Image credit: Sen/Inside Outer Space screengrab

The vision is to democratize space using high-definition video.

That’s the mission of Charles Black, founder and CEO of the London-based Sen that was founded in 2014.

Sen’s mission to livestream Earth in 4K is literally a real-time event. Now onboard the SpaceX supply ship launched on March 21, the private group’s payload is due to arrive at the International Space Station on Saturday March 23.

May deployment

“Once at the space station it will be stored for a few weeks before it is placed on the outside of the station by the robotic arm,” Black says in a Sen communiqué. “It should be deployed in May after which we can start livestreaming Earth in 4K. We have two camera views of Earth – the horizon and straight down.”

Sen also have cameras pointing at the forward facing docking port of the space station to film coming and going spacecraft, Black adds.

Image credit: NASA

Commercial payload agreement

Sen’s payload, called “SpaceTV-1”, will be hosted on the outside of the ISS through a commercial payload agreement with Airbus U.S. Space & Defence, supported by the International Space Station National Laboratory.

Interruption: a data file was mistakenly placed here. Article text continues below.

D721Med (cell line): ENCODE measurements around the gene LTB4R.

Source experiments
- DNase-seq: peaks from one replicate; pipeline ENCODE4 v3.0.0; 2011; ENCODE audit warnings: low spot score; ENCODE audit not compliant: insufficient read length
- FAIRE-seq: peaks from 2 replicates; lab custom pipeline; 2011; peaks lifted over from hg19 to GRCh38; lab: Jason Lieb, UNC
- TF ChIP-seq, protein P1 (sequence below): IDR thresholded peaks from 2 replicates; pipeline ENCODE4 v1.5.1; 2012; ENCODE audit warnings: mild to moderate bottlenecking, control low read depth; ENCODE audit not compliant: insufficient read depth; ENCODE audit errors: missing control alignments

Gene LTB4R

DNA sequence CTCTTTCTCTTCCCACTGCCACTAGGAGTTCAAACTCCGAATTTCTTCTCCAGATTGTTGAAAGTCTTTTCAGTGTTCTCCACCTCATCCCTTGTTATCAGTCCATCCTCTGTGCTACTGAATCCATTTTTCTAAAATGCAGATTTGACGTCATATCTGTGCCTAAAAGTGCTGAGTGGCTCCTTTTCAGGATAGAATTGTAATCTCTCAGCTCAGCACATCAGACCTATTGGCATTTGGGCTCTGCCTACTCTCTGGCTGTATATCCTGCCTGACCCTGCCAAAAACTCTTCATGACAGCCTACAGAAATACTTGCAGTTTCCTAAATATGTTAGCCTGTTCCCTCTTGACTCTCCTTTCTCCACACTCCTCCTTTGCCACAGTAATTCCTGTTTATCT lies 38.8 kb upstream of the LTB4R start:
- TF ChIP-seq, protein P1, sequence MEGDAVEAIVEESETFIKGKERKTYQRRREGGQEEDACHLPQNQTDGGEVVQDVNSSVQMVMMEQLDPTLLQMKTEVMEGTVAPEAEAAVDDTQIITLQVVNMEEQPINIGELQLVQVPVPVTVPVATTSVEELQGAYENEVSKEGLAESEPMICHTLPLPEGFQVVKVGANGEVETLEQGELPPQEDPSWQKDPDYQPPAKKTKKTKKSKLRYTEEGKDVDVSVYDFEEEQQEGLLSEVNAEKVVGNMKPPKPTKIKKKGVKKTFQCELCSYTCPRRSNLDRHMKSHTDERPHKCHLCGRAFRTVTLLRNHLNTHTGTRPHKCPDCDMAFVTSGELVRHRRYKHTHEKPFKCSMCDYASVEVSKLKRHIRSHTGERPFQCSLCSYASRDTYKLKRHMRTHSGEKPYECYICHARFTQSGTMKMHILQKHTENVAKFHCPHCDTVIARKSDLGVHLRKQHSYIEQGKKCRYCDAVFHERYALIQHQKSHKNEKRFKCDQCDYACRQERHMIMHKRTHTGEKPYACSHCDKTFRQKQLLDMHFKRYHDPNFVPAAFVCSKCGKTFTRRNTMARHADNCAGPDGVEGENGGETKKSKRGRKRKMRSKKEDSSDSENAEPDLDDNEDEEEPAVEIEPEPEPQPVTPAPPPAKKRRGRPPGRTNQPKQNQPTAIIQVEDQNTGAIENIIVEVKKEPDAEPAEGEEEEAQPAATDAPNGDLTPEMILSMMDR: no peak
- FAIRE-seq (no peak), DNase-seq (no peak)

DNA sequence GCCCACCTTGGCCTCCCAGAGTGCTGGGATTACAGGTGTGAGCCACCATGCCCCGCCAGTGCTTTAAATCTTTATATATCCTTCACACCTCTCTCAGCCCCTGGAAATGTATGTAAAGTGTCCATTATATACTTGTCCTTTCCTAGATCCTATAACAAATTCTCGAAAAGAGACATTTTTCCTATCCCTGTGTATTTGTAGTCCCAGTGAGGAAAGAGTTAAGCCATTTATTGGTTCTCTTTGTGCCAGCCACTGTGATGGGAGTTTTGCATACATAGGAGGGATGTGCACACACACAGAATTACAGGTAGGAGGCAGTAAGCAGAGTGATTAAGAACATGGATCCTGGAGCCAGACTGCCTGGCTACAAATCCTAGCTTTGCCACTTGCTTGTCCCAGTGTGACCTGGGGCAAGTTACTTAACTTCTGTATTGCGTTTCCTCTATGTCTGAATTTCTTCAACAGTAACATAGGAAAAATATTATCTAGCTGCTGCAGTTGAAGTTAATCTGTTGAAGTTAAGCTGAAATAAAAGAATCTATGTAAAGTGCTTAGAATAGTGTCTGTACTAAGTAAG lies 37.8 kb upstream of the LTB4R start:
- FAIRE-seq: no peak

All cameras will film in 4K and at least one camera will be livestreamed continuously.

In addition to 4K video, Sen is aiming to demonstrate real-time Augmented Reality, enabling viewers to see real-time mapping information on the nadir camera view as it orbits the Earth.

Image credit: Sen/Inside Outer Space screengrab

Tell the story

Sen’s own satellite, ETV-A1, is now in orbit and the company is working on launching further satellites from early 2025 as it works on building a constellation of satellites in low Earth orbit.

Black recently told BBC News: “Our goal is to bring a whole new way of seeing space, Earth and the Moon,” he said, noting Sen cameras are projected to be in lunar orbit, on the Moon itself and on lunar rovers.

“We want to tell that story,” Black said.

Artemis explorers at the Moon.
Image credit: NASA

Informed consent

According to Sen’s vision statement: “As humans and robots explore space beyond Earth, billions of people on Earth have an interest and a right to hear the story, to provide informed consent for a multi-world democracy. Sen’s mission is to tell the story of humanity’s exploration of the Solar System and one day beyond, democratizing space for all humanity.”

You can register on Sen.com – it’s free and you can view 4K videos from their first satellite. The livestream from the space station will be accessible on sen.com and in the app in due course, according to the group.

For more information about Sen, go to:

https://about.sen.com

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